Benue State is one of Nigeria’s North Central states, having a population of 4,253,641 people according to the 2006 census. Benue state was founded in 1976, as one of the 12 new states at the time. The name of Benue state comes from the Benue River, Nigeria’s second largest river.
Several ethnic groups inhabit the state, including Tiv, Idoma, Igede, Etulo, Abakpa, Jukun, Hausa, Igbo, Akweya, and Nyifon. With the Etulo and Jukun, the Tiv control 14 local government areas, while the Idoma, Igede, Igbo, Akweya, and Nyifon control nine.
In Benue State, ethnic people speak three main languages: Tiv, Idoma, and Igede, with Tiv being the largest of the three. While some Idoma and Igede speakers also speak Tiv, the majority of Tiv speakers do not speak any other ethnic language. What makes the Benue state important is the River Benue.
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The Benue River is a major tributary of the Niger River. It was previously known as the Chadda River or Tchadda. The river runs for around 1,400 kilometers and is virtually totally navigable throughout the summer. It has an area of 319,000 km2. It begins in northern Cameroon’s Adamaoua Plateau and flows west via Garoua and the Lagdo Reservoir before entering Nigeria south of the Mandara Mountains and passing through Jimeta, Ibi, and Makurdi before meeting the Niger River at Lokoja.
Heinrich Barth and Eduard R. Flegel, two German explorers, determined the course of the Benue from its source to its confluence with the Niger in separate journeys in the second part of the nineteenth century.
Cameroon features a fairly dry northern region and a very wet, high-altitude western region. Before entering Nigeria, the River Katsina-Ala begins in Cameroon’s western region and flows through Katsina-Ala before joining the River Benue around 40 kilometers east of Makurdi. The River Donga, which supplies up to 20% of the Benue’s flow, originates in Nigeria’s Adamawa Highlands, which border Cameroon. At Jibu, the Donga River enters the Benue River. The Adamawa Highlands are also home to the River Taraba, which enters the River Benue about 20 kilometers northeast of Jibu.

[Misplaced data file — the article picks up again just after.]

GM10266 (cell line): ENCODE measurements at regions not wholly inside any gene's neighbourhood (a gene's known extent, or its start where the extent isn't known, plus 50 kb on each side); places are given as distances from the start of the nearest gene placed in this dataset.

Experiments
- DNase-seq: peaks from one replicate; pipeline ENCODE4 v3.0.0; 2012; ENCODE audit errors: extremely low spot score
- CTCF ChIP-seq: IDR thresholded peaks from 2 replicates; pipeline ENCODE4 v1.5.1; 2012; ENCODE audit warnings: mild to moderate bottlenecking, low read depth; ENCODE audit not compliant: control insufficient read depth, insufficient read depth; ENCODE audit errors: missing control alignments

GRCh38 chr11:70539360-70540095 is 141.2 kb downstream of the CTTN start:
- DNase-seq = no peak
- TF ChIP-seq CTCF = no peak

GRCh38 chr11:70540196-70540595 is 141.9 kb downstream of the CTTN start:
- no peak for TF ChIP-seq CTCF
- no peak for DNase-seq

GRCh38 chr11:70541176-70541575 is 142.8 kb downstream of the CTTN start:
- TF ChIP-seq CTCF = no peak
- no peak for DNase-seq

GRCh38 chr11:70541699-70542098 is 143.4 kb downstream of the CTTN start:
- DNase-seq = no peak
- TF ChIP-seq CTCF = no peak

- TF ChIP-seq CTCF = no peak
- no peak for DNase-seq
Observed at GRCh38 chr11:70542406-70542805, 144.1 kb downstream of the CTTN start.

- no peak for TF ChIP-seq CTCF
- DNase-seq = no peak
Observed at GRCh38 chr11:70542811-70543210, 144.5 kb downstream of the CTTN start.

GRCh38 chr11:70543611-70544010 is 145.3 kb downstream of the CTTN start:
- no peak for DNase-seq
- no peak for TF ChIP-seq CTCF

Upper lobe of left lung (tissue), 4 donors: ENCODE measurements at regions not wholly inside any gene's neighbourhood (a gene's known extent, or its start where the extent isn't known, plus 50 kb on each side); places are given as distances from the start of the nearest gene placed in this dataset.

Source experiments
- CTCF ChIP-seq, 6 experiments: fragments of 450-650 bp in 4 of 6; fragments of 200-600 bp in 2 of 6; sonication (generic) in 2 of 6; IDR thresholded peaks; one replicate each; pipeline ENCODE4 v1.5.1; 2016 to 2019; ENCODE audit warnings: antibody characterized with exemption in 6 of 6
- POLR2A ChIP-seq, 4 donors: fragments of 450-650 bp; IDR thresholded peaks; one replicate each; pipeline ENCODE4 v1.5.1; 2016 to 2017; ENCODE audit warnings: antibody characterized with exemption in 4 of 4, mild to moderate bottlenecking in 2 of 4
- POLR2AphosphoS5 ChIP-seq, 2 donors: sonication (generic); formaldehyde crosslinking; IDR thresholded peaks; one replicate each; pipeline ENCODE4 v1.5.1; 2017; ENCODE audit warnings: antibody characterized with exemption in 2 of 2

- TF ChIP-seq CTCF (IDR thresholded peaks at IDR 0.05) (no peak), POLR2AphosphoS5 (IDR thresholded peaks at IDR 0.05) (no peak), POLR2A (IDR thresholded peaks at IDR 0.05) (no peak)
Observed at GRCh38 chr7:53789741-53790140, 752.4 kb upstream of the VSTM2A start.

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The rivers Katsina Ala, Donga, and Taraba drain a portion of Cameroon’s western region as well as a portion of Nigeria south of the Benue River. The River Gongola originates in Nigeria’s Plateau State and drains an area north of the River Benue before joining it near Numan.In essence, the major rivers mentioned above contribute to the flow seen in Makurdi’s River Benue. The most basic method for controlling river flooding is to construct a dam at a suitable spot along the river to restrict the peak flood waters within the dam reservoir. Water stored in the dam reservoir is released in such a way that peak flows are reduced and low flows are increased, resulting in a steady flow downstream of the dam.
The release of water from the Lagdo Dam on Lagdo Lake in Cameroon has also caused widespread flooding in Nigeria. The Lagdo Dam is located along the path of the Benue River in Cameroon’s Northern Province, and water released from the reservoir would frequently flood lowland settlements in North-eastern Nigeria, notably those within the River Benue drainage basin.The Lagdo Dam, a 40-meter-high structure built across the river about 50 kilometers upstream of Garoua, a significant river town in Northern Cameroon, has been completed. Over the years, water flows from this dam have caused floods in Cameroon and Nigeria, with the consequent devastation reaching all the way to Nigeria’s Niger Delta in 2012. In Northern Cameroon, downstream of the Lagdo Dam, two large tributaries, River Mayo Kebi and River Faro, join the Benue.
During floods, its waters are connected to the Logone, which flows into Lake Chad, via the Mayo-Kebbi tributary. The river below the Mayo-Kebbi is navigable all year for boats with a draft of less than 2.5 feet (0.75 m) and for shorter periods for larger boats. River transport carries a significant amount of goods (especially petroleum), as well as cotton and peanuts (groundnuts) from the Chad region. The Gongola joins the Benue between Yola and Makurdi, and the river travels east and south for roughly 300 km (480 km). During the summer, people can travel virtually the whole length of it. It is a vital transit corridor in the areas it passes through.
Niger, Mali, Burkina Faso, Guinea, Côte d’Ivoire, Benin, and Cameroon are all part of the Niger-Benue system.
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The River Benue, for its part, travels all the way from Cameroon to Lokoja to meet its Niger ‘wife,’ where Mother Nature finally consummated the union. The river provides an important source of economic activity for the people who live along its banks, as well as a natural home for aquatic wildlife. The river serves as a major source of economic activity for residents living along its banks, as well as a natural home for aquatic wildlife. A plain gorgeous environment, smooth river surface, dotted with green flora that does not block visualization, can be found at the confluence in Lokoja. At the confluence’s point lies a short spit of land that might be developed for tourists to board from a boat and observe the larger Niger, which is brownish in color. The larger river Niger appears to the right, with a clearer river Benue to the left and the mixture of the river downstream. Two settlements may also be seen from the river bank from the confluence.